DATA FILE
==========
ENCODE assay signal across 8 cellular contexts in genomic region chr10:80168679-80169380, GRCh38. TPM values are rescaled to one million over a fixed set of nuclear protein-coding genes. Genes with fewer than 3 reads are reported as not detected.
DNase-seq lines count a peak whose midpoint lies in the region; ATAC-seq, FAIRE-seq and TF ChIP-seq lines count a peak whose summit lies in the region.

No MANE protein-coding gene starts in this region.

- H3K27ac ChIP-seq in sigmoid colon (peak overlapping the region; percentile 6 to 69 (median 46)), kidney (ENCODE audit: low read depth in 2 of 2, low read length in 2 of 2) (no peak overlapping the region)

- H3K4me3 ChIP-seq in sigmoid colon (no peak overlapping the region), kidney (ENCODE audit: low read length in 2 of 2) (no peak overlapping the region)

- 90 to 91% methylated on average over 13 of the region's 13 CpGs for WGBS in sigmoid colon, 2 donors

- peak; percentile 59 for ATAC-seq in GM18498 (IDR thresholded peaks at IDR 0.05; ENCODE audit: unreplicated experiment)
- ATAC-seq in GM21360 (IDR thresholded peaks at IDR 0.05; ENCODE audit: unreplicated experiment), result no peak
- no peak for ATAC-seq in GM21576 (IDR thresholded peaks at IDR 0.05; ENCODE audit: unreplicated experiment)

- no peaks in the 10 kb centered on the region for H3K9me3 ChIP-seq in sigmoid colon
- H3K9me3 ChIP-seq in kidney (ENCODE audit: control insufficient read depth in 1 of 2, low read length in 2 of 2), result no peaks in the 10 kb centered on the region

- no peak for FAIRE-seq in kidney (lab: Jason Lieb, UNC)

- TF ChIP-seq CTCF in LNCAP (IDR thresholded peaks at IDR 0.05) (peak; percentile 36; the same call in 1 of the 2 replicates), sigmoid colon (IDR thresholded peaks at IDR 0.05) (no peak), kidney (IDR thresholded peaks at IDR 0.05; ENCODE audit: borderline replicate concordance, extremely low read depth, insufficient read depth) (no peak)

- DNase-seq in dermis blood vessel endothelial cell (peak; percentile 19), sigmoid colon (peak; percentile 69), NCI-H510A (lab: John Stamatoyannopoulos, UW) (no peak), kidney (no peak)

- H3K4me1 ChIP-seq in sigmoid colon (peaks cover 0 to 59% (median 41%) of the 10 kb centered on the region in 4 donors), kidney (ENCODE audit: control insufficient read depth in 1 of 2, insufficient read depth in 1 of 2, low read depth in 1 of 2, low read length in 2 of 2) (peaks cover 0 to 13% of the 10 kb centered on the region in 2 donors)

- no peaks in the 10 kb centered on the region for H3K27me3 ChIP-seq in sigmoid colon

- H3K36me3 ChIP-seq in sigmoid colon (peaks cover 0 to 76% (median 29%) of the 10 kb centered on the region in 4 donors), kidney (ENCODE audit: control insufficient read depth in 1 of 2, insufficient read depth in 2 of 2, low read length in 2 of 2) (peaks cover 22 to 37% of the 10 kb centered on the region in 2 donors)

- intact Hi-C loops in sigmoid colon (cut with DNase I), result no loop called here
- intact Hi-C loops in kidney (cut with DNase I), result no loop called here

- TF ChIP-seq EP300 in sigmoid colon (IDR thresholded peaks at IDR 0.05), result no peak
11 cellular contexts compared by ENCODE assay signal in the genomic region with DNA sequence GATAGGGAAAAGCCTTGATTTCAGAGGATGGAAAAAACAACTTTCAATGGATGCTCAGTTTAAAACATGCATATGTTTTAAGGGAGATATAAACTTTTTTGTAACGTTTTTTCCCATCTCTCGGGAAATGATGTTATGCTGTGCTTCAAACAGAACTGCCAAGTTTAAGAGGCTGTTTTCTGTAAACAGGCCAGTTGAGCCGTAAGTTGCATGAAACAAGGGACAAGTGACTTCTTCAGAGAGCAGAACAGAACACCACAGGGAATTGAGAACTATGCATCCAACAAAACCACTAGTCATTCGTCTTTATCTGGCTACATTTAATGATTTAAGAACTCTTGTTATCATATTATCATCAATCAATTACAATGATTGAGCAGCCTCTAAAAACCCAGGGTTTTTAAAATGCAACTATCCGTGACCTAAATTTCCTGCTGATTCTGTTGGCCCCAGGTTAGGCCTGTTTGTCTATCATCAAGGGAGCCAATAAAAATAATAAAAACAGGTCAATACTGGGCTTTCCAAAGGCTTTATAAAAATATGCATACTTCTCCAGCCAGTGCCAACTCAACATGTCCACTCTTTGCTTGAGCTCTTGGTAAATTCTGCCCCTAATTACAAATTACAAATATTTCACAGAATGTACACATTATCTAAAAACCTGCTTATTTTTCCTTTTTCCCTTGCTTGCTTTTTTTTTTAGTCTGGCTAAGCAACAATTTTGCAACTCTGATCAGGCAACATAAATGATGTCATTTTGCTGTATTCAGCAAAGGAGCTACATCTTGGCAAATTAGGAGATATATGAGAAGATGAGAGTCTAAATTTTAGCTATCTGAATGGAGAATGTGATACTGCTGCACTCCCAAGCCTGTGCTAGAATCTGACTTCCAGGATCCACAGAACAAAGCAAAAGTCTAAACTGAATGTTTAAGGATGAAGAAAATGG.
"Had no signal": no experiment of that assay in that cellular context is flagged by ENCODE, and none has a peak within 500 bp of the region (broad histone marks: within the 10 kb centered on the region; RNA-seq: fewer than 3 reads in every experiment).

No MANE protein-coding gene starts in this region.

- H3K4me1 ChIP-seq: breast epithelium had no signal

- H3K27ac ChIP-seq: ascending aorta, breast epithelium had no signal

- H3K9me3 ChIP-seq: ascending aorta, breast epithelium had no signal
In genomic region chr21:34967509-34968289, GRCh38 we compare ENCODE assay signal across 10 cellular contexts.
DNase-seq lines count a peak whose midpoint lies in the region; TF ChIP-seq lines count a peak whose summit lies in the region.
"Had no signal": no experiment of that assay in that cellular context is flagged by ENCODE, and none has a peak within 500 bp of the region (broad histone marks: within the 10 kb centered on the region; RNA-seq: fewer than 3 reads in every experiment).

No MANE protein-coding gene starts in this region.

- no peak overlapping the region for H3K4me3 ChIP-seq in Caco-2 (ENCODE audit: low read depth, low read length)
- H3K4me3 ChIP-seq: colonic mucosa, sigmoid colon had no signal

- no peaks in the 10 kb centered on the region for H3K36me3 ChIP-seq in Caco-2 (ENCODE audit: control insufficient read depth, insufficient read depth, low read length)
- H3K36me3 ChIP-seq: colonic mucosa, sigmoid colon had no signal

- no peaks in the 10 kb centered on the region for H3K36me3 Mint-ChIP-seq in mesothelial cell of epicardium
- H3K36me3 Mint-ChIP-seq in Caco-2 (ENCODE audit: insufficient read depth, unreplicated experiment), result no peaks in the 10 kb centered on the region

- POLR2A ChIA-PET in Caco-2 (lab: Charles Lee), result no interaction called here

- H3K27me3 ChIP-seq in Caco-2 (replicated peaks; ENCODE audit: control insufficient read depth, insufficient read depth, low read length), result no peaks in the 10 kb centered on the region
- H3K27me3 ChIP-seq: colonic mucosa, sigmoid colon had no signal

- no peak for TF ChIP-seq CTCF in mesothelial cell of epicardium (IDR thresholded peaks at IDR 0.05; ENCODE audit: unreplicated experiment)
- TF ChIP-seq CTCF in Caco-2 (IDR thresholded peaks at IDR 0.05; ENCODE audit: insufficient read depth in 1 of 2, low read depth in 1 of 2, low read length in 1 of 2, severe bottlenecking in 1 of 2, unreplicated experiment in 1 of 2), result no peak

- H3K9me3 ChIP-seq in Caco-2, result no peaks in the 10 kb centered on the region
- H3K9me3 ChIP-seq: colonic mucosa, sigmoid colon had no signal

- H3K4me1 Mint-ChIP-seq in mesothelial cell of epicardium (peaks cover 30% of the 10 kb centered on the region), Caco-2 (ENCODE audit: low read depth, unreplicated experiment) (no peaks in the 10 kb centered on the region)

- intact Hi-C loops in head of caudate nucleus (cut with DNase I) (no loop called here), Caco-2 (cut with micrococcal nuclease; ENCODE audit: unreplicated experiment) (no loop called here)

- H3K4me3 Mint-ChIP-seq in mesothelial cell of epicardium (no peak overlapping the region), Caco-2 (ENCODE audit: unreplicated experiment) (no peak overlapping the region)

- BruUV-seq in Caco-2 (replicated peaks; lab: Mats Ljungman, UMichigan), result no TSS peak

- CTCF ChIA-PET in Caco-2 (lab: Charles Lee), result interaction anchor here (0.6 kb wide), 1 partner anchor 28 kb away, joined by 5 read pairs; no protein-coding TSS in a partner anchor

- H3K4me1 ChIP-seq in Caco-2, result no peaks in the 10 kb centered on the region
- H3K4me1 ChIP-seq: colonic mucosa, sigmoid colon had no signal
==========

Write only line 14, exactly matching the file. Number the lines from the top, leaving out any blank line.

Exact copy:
- DNase-seq in dermis blood vessel endothelial cell (peak; percentile 19), sigmoid colon (peak; percentile 69), NCI-H510A (lab: John Stamatoyannopoulos, UW) (no peak), kidney (no peak)